The knife of choice for the Labour backstabbers this time is a wall mural removed from East London in 2012. At that time, before he became Labour leader, Corbyn expressed support on Facebook for the artist, Kalen Ockerman, known as Mear One. Corbyn observed that a famous anti-capitalist mural by the left-wing Mexican artist Diego Rivera was similarly removed from Manhattan’s Rockefeller Centre in 1934.

Interestingly, the issue of Corbyn’s support for the mural – or at least the artist – originally flared in late 2015, when the Jewish Chronicle unearthed his Facebook post. Two things were noticeably different about the coverage then.

First, on that occasion, no one apart from the Jewish Chronicle appeared to show much interest in the issue. Its “scoop” was not followed up by the rest of the media. What is now supposedly a major scandal, one that raises questions about Corbyn’s fitness to be Labour leader, was a non-issue two years ago, when it first became known.

Second, the Jewish Chronicle, usually so ready to get exercised at the smallest possible sign of anti-semitism, wasn’t entirely convinced back in 2015 that the mural was anti-semitic. In fact, it suggested only that the mural might have “antisemitic undertones” – and attributed even that claim to Corbyn’s critics.

And rather than claiming, as the entire corporate media is now, that the mural depicted a cabal of Jewish bankers, the Chronicle then described the scene as “a group of businessmen and bankers sitting around a Monopoly-style board and counting money”. By contrast, the Guardian abandoned normal reporting conventions yesterday to state in its news – rather than comment – pages unequivocally that the mural was “obviously antisemitic”.

Not that anyone is listening now, but the artist himself, Kalen Ockerman, has said that the group in his mural comprised historical figures closely associated with banking. His mural, he says, was about “class and privilege”, and the figures depicted included both “Jewish and white Anglos”. The fact that he included famous bankers like the Rothschilds (Jewish) and the Rockefellers (not Jewish) does not, on the face of it, seem to confirm anti-semitism. They are simply the most prominent of the banking dynasties most people, myself included, could name. These families are about as closely identified with capitalism as it is possible to be.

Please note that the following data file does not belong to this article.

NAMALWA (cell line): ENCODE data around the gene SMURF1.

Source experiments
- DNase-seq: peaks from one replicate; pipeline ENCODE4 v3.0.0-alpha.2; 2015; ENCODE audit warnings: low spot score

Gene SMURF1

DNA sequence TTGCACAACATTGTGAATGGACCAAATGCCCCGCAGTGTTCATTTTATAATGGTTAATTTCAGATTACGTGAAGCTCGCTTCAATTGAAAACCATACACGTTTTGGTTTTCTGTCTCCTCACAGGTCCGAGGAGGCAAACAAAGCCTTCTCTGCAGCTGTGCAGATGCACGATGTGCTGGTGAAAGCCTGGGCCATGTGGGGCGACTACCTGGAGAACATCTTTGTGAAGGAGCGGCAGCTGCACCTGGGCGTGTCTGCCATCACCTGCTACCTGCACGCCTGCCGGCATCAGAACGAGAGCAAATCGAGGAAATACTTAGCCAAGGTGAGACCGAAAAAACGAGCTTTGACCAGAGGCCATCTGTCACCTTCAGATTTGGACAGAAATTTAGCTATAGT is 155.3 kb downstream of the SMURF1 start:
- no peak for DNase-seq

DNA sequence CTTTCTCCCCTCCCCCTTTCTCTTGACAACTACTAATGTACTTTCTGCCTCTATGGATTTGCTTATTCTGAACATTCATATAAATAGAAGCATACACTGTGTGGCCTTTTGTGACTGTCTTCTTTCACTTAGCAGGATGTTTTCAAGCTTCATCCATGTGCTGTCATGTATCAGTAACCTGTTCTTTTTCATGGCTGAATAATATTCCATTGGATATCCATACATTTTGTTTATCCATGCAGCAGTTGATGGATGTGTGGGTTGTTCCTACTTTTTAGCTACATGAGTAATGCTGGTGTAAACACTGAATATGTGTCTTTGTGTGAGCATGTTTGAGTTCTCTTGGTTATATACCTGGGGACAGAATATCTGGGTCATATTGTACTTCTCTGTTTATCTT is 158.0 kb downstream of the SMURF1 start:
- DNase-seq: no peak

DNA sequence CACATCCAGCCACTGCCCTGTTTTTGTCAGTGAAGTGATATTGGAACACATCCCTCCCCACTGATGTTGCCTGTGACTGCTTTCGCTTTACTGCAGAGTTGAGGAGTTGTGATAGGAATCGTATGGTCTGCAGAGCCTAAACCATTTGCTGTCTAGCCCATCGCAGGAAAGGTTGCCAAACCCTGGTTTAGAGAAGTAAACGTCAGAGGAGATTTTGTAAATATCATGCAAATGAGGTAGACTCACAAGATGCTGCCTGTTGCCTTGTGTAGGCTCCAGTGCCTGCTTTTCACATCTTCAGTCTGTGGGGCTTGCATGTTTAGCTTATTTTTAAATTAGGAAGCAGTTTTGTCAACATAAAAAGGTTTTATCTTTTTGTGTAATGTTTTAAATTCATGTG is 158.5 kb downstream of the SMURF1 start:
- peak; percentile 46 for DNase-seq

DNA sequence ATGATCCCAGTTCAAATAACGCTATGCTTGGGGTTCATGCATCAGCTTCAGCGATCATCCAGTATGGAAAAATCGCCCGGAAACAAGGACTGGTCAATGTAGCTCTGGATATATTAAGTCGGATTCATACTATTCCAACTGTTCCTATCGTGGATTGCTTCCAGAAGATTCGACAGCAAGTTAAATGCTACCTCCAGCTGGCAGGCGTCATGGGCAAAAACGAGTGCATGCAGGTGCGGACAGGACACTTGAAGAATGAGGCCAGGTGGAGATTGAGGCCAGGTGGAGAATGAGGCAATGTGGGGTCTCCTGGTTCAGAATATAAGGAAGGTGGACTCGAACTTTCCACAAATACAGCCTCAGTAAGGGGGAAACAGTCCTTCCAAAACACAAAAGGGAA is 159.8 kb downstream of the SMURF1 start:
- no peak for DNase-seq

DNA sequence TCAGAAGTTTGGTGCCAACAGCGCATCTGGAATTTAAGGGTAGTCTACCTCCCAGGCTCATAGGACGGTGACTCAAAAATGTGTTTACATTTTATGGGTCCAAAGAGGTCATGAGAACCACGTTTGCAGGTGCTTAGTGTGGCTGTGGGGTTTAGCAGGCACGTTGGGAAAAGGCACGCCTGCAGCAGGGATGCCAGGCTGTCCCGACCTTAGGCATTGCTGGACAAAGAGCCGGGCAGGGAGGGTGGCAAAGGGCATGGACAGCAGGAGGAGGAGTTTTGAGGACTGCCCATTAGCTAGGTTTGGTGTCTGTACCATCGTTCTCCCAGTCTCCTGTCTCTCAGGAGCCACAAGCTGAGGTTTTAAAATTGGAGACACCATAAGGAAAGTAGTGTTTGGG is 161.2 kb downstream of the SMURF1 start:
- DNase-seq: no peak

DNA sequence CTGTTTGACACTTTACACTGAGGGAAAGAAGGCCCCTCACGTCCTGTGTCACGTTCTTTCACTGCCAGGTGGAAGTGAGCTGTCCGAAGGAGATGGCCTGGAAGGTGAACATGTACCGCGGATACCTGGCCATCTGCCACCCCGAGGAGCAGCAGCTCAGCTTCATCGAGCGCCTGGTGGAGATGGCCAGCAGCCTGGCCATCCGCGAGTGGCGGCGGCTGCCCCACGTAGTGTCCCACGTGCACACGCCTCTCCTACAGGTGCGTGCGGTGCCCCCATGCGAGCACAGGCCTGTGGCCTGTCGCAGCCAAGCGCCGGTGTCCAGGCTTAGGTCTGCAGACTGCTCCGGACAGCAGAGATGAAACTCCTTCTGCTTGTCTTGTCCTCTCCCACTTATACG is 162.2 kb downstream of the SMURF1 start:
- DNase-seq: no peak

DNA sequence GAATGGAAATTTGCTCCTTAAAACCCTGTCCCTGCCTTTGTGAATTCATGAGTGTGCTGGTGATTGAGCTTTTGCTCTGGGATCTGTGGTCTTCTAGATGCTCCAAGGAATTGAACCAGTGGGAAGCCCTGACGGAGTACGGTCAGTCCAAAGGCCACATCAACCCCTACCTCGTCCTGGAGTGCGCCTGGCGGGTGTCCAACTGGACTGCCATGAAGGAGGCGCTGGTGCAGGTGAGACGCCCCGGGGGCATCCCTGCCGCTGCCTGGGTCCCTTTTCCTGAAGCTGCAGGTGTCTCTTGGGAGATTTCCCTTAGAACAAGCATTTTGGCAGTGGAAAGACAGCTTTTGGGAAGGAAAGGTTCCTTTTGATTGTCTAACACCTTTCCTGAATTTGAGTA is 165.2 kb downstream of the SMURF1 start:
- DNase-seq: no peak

There is an argument to be had about the responsibilities of artists – even street artists – to be careful in their visual representations. But Ockerman’s message was not a subtle or nuanced one. He was depicting class war, the war the capitalist class wages every day on the weak and poor. If Ockerman’s message is inflammatory, it is much less so than the reality of how our societies have been built on the backs and the suffering of the majority.

Corbyn has bowed to his critics – a mix of the Blairites within his party and Israel’s cheerleaders – and apologised for offering support to Ockerman, just as he has caved in to pressure each time the anti-semitism card has been played against him.

This may look like wise, or safe, politics to his advisers. But these critics have only two possible outcomes that will satisfy them. Either Corbyn is harried from the party leadership, or he is intimidated into diluting his platform into irrelevance – he becomes just another compromised politician catering to the interests of the 1 per cent.

The sharks circling around him will not ignore the scent of his bloodied wounds; rather, it will send them into a feeding frenzy. As hard as it is to do when the elites so clearly want him destroyed, Corbyn must find his backbone and start to stand his ground.

UPDATE:

This piece in the liberal Israeli newspaper Haaretz by their senior columnnist Anshel Pfeffer sums up a lot of the sophistry (intentional or otherwise) underscoring the conflation of left wing critiques of neoliberalism and globalism with right wing ultra-nationalism and anti-semitism.

Pfeffer writes:

The conspiracy theories of globalist bankers utilizing mainstream media and corrupt neoliberal politicians to serve their selfish sinister purposes, rather than those of ordinary people, are identical whether from left or right.

And on either side, most of the theorists will never admit to being anti-Semitic. They are just “anti-racist” or “anti-imperialist” if on the left, or “pro-Israel” on the right. And most of them really believe they have nothing against Jews, even while parroting themes straight out of the Protocols [of the Elders of Zion].